The Slovenian film industry is fighting for survival
The Slovenian Film Centre is unable to fulfil its funding obligations, as most of the financial state budget transfers have been blocked by the Slovenian government since May. On top of this, film projects that require public funding are obliged to receive approval on the governmental level. This new regulation also applies to projects that have already been accepted for funding and have not yet signed contracts, and even those that have already fulfilled their contractual obligations.
According to the reports from the Slovenian Film Centre, which has been headed up by Nataša Bučar since 2016, up until the end of October, around 18% of the available annual funding had been transferred to producers, festivals and other contracting parties. At the same time, film production support has been completely halted, as have any calls. The dire financial situation has been exacerbated by COVID-19, as the centre has been instructed not to take on any additional financial obligations based on the calls published before the outbreak.
The consequences of this trying situation have jeopardised 31 feature-film projects that have been selected since 2017, and which are still expecting to receive financial support despite the fact that the contracts they signed with the Slovenian Film Centre are on hold. Among them are also co-productions that involve international partners from neighbouring and other European countries. The vast majority of film production activities planned for 2020 have been shut down, while most of the pre-production and production for the next couple of years has been put on hold.
The Slovenian audiovisual sector, which employs over 1,400 people, is reacting, and last month, through their video Who Has Stopped the Slovenian Film?, professionals from all across the production spectrum addressed the issue and underlined the fact that they are still expecting payment for their work, while they also underlined that the government’s failure to respect its contractual obligations is not related to the pandemic.
The Slovenian Federation of Filmmakers' Guilds – consisting of the Directors Guild of Slovenia, DSR Screenwriters, the Slovene Association of Cinematographers, the Slovenian Animated Film Association, the Association of Slovenian Film Producers, the Association of Audiovisual Producers of Slovenia, the Screen Actors Guild of Slovenia and the Association of Postproduction Artists – is already expressing its deep concern about the situation.
Supporting their cause, European and international organisations are throwing their weight behind the Slovenian film industry and are backing the Slovenian Film Centre. The European Film Agency Directors association (EFAD), through its president, Luis Chaby Vaz, has announced: “We are very concerned about the issues faced by the Slovenian Film Centre regarding its film funding. The SFC is not only a key partner for the EFAD, but also a major contributor to European cinema and co-productions – such as Oasis [+] by Ivan Ikič, Revenge by Marija Zidar, Morena by Antoneta Alamat Kusijanovic and Pink Moon by Floor van der Meulen, to name just a few. At a time when it is vital to see new European films being produced and released, we need the SFC to be able to fully carry out its mission and to actively support the Slovenian film and audiovisual industry. We hope that a solution will be found as quickly as possible.”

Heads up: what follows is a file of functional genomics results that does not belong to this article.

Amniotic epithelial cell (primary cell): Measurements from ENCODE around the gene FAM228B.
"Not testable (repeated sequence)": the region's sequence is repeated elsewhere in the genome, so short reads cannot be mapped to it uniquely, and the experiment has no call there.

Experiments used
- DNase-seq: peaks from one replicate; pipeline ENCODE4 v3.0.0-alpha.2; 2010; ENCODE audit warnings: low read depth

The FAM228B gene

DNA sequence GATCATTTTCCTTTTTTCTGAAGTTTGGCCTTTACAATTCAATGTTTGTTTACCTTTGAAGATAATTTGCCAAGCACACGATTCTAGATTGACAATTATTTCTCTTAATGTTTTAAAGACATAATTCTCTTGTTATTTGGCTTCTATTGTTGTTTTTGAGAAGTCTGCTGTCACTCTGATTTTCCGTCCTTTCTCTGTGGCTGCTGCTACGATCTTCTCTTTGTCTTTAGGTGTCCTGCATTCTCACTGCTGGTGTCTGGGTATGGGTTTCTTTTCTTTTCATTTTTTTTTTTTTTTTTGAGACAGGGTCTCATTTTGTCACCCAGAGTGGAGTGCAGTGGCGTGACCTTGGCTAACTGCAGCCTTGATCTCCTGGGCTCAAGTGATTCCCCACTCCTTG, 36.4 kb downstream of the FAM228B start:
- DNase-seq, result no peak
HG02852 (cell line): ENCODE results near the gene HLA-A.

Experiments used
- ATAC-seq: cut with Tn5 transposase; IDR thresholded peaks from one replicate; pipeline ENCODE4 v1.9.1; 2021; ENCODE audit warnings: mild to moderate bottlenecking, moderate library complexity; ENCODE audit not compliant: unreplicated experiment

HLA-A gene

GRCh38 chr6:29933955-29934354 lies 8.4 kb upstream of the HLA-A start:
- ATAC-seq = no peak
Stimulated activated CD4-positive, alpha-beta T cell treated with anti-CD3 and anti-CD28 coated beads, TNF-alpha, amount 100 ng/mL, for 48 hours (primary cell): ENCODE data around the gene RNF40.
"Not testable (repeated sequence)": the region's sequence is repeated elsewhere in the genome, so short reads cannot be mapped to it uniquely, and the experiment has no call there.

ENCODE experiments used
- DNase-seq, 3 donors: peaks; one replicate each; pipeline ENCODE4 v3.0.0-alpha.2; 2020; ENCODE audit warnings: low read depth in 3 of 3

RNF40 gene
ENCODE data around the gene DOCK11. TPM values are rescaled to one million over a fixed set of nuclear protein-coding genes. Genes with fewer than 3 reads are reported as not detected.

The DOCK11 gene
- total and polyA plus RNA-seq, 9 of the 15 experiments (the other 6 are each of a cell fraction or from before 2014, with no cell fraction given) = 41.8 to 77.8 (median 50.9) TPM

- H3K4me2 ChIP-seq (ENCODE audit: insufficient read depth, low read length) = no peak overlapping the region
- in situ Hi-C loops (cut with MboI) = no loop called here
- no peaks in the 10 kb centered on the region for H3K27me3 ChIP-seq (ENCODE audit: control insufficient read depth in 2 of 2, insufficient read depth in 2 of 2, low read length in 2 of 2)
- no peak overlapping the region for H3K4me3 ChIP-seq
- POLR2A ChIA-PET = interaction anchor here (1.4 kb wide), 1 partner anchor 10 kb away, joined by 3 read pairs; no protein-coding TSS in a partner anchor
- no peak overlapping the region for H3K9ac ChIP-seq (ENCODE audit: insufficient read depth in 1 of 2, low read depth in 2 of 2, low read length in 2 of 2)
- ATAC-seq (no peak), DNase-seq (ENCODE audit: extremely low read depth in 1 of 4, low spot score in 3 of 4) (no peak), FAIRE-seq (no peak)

Furthermore, a joint announcement signed by the European Coordination of Audiovisual Producers (CEPI), the European Film Academy (EFA), the European Producers Club (EPC), the Federation of European Screen Directors (FERA), the International Federation of Actors (FIA), the International Federation of Film Producers’ Associations (FIAPF), the Federation of Screenwriters in Europe (FSE), the International Federation of Cinematographers (IMAGO), and the Global Federation of Unions & Guilds in the Media, Entertainment & Arts (UNI MEI) was released yesterday.
The organisations are supporting the Slovenian Federation of Filmmakers’ Guilds and are against the effective shutdown of Slovenia’s national industry, following administrative changes that have allowed the Slovenian government to choke the financing of Slovenian film production at a time when the sector is experiencing its worst crisis since World War II.
The organisations are also particularly concerned about freedom and independence of artistic expression, and they question the governmental interference in the matter, also asking: “Could the lengthy governmental-driven administrative delays in this calamitous context, coupled with the inability of the Slovenian authorities to resolve a situation that has immediate dramatic consequences on the livelihoods and survival of our colleagues in Slovenia, on the survival of independent local audiovisual creation and the bilateral and multilateral relationships with co-producing countries in the mid-term, truly be a coincidence?”
The announcement closes with an urgent call to European and Slovenian decision-makers to resolve the catastrophic situation by rekindling the dialogue with local audiovisual industry stakeholders. It also reminds the public that Slovenia stands to take over the presidency of the Council of the European Union in July 2021, and a number of MEPs have raised the issue of the blocked financing with Mariya Gabriel, the Innovation, Research, Culture, Education and Youth Commissioner.